Exploring the crypt: Analysis of the WannaCrypt ransomware SMB exploit propagation

On May 12, there was a major outbreak of WannaCrypt ransomware. WannaCrypt directly borrowed exploit code from the ETERNALBLUE exploit and the DoublePulsar backdoor module leaked in April by a group calling itself Shadow Brokers. Using ETERNALBLUE, WannaCrypt propagated as a worm on older platforms, particularly Windows 7 and Windows Server 2008 systems that haven’t…

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Windows 10 platform resilience against the Petya ransomware attack

The Petya ransomware attack on June 27, 2017 (which we analyzed in-depth in this blog) may have been perceived as an outbreak worse than last month’s WannaCrypt (also known as WannaCry) attack. After all, it uses the same SMB exploit used by WannaCrypt and adds a second exploit and other lateral movement methods. However, our…

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Windows 10 Creators Update provides next-gen ransomware protection

Multiple high-profile incidents have demonstrated that ransomware can have catastrophic effects on all of us. From personally losing access to your own digital property, to being impacted because critical infrastructure or health care services are unexpectedly unavailable for extended periods of time, destructive attacks have grown in severity and scale on all platforms – including…


WannaCrypt ransomware worm targets out-of-date systems

On May 12, 2017 we detected a new ransomware that spreads like a worm by leveraging vulnerabilities that have been previously fixed. While security updates are automatically applied in most computers, some users and enterprises may delay deployment of patches. Unfortunately, the ransomware, known as WannaCrypt, appears to have affected computers that have not applied…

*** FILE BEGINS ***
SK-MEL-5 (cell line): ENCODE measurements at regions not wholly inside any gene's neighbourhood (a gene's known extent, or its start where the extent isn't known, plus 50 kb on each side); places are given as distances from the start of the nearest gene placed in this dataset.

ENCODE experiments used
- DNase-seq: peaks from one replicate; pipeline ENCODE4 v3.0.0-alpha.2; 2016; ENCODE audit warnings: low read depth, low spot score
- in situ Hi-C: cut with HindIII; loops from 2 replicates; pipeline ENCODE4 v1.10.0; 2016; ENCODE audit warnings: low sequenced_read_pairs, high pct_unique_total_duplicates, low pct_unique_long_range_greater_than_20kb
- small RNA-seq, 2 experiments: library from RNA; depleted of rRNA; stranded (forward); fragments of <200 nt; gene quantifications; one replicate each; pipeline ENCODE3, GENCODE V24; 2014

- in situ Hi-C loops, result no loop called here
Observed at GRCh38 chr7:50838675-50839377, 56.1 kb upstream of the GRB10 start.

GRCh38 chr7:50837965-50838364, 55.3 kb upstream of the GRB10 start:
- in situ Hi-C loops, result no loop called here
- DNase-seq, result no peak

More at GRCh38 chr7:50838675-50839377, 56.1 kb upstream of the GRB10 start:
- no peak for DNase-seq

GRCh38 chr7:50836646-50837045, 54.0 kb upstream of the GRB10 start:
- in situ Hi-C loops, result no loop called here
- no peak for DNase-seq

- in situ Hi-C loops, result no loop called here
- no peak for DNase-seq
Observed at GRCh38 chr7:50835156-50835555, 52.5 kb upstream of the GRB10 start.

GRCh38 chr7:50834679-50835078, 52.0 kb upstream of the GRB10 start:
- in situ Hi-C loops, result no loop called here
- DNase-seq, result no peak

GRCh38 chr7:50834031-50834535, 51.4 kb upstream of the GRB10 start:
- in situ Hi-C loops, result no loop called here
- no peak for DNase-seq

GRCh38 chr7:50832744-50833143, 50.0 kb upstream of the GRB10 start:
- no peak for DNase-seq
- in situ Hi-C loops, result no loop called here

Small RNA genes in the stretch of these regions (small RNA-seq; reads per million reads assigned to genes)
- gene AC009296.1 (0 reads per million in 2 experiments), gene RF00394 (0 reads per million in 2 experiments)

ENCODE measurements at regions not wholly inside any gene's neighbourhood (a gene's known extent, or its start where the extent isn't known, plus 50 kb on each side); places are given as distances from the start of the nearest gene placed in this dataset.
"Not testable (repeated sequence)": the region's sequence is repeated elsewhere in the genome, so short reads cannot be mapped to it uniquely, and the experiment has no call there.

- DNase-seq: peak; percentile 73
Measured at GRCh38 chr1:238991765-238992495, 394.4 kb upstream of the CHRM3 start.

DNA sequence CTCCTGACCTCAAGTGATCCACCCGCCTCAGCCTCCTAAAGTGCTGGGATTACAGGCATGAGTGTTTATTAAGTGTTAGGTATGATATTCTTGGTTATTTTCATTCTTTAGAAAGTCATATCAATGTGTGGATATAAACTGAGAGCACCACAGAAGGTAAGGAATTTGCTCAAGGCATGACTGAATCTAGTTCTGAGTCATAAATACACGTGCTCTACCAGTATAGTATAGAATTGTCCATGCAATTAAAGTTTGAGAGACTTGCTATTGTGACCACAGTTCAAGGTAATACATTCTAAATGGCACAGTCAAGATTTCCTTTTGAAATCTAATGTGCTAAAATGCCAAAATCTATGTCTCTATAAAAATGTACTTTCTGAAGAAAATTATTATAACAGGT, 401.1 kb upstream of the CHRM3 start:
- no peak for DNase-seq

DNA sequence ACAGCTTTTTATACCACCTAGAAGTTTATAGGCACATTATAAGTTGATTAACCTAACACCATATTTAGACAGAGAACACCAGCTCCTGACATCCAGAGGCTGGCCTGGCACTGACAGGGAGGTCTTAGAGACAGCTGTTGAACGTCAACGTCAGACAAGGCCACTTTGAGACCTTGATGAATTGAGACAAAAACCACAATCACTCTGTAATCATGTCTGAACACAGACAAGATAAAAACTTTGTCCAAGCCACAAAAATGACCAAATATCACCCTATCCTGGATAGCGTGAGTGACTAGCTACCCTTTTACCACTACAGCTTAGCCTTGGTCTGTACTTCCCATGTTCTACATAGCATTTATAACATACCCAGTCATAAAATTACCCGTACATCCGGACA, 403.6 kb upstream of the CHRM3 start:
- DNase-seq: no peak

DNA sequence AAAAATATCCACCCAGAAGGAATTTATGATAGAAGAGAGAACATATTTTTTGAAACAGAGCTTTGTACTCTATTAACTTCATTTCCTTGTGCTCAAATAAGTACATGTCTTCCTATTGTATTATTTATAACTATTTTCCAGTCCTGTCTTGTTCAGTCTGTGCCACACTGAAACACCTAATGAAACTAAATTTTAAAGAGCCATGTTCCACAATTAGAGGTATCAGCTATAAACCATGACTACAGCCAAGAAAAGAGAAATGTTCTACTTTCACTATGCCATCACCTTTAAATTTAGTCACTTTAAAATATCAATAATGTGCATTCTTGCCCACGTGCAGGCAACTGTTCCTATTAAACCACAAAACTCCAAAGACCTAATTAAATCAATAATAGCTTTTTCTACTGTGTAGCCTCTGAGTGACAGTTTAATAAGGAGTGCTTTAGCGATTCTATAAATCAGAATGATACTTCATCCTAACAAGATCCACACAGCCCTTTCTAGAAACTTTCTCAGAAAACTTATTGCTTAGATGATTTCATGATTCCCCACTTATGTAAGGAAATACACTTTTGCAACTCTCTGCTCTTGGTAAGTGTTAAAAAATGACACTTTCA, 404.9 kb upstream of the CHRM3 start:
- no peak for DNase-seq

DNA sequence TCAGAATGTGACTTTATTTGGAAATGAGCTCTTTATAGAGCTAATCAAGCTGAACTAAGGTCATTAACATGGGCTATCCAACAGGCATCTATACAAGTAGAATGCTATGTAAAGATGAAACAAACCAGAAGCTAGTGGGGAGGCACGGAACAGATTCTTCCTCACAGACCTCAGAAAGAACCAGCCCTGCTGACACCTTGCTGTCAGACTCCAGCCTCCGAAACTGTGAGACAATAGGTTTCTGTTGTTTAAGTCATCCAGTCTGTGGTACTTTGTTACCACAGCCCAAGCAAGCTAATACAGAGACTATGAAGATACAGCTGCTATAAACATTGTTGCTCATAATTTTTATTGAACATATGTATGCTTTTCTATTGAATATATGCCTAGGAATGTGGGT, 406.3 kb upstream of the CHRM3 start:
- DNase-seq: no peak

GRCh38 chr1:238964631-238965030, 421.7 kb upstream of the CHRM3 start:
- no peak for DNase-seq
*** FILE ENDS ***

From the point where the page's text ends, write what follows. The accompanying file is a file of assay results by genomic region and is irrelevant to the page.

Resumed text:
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World Backup Day is as good as any to back up your data

In today’s security landscape, there are more threats to data than ever before. Beyond corruption caused by hardware or human failure, malware and cyberattacks can put data in serious danger.  That’s why it’s imperative for enterprises, small-and-medium businesses, and individuals to back up data. It must be implemented systematically, not just on World Backup Day…

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Ransomware operators are hiding malware deeper in installer packages

We are seeing a wave of new NSIS installers used in ransomware campaigns. These new installers pack significant updates, indicating a collective move by attackers to once again dodge AV detection by changing the way they package malicious code. These changes are observed in installers that drop ransomware like Cerber, Locky, and others. Cybercriminals have…

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Ransomware: A declining nuisance or an evolving menace?

The volume of ransomware encounters is on a downward trend. Are we seeing the beginning of the end of this vicious threat? Unfortunately, a look at the attack vectors, the number of unique families released into the wild, and the improvements in malware code reveals otherwise. Ransomware was arguably the biggest security story of 2016….

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Improved scripts in .lnk files now deliver Kovter in addition to Locky

Cybercriminals are using a combination of improved script and well-maintained download sites to attempt installing Locky and Kovter on more computers. A few months ago, we reported an email campaign distributing .lnk files with a malicious script that delivered Locky ransomware. Opening the malicious .lnk files executed a PowerShell script that performed a download routine. More…

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Averting ransomware epidemics in corporate networks with Windows Defender ATP

Microsoft security researchers continue to observe ransomware campaigns blanketing the market and indiscriminately hitting potential targets. Unsurprisingly, these campaigns also continue to use email and the web as primary delivery mechanisms. Also, it appears that most corporate victims are simply caught by the wide nets cast by ransomware operators. Unlike cyberespionage groups, ransomware operators do…

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